Friday, July 1, 2011

Interview with Al Haji Muhumed Bulle: A Kenyan-Somali Environmentalist

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WardheerNews
June 24, 2011

Editor’s Note: In an interview with Kenyan-Somali educationist, veterinarian, agriculturalist, and environmentalist Al-Haji Muhumed Bulle, WardheerNews has the pleasure to share with its readers the environmental disasters that have become the hallmarks of the vast Somali-inhabited North Eastern Province of Kenya. For over three decades, Al-Haji Bulle has been involved in the preservation of this sparsely populated yet overused region. Mr. Bulle is a graduate student of Antioch University’s School of Environmental Management in Keene, New England. The interview uncovers the extent of environmental degradation in northeastern Kenya and the plight of its inhabitants.
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WDN: Welcome to WardheerNews and please give us a brief background information of yourself.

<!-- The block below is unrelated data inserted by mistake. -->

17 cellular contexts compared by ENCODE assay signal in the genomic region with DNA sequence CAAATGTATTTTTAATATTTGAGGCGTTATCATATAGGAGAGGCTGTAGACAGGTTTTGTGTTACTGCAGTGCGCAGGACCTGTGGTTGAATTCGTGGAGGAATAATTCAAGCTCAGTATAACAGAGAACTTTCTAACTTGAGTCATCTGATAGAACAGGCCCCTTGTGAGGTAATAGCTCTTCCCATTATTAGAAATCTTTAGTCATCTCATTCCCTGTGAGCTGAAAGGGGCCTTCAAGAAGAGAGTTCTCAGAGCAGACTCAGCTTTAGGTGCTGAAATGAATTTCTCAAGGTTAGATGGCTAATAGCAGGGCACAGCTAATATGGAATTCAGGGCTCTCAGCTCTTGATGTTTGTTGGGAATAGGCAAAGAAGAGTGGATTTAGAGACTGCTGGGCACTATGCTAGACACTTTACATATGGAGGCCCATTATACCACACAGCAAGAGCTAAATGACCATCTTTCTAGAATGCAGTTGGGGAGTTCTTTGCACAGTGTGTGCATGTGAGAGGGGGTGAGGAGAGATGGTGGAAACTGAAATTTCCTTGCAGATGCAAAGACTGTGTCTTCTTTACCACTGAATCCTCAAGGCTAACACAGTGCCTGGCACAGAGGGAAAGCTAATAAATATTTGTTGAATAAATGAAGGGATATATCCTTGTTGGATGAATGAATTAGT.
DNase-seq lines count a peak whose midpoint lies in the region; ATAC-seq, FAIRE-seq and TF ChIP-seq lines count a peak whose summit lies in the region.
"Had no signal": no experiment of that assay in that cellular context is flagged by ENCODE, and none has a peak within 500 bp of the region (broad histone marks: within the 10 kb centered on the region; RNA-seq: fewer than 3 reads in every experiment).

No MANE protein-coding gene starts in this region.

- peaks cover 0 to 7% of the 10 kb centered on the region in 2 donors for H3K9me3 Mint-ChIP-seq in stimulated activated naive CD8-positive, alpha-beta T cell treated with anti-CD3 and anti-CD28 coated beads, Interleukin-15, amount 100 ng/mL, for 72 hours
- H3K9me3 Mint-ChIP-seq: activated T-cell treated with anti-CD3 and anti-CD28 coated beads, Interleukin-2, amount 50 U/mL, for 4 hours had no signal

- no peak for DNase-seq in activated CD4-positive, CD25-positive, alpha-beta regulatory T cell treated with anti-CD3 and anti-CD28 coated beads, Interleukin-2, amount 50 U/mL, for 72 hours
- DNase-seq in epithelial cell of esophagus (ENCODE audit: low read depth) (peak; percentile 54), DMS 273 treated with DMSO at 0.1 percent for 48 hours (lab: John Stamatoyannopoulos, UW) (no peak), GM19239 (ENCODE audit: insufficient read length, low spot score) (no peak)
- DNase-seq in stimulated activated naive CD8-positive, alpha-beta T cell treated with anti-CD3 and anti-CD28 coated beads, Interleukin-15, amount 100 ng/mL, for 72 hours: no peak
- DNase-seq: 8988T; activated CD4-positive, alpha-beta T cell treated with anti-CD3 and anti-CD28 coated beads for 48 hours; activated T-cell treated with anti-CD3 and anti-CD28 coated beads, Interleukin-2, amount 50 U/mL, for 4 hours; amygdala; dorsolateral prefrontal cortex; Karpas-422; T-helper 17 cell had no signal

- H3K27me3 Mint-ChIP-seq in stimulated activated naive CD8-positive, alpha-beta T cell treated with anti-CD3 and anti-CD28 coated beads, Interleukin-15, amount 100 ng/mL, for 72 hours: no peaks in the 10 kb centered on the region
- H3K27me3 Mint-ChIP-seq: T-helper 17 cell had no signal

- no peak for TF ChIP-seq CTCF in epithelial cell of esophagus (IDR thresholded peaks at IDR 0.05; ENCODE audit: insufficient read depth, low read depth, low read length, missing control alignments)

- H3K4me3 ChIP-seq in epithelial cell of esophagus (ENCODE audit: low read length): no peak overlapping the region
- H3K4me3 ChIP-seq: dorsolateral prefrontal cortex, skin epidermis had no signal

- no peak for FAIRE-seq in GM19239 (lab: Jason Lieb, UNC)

Muhumed Bulle (MB): I am a Kenyan born in Garissa. I have my training background in Veterinary, Agriculture, Education and also environment. I have worked in all this fields with government ministries as well as national and international organizations. Currently, I am pursuing a master of science in environment (sustainable development and climate change concentration), at Antioch University, New Hampshire, USA.

WDN: How would you describe the climate and the land of the Somali-inhabited region from the agricultural and forestry perspective?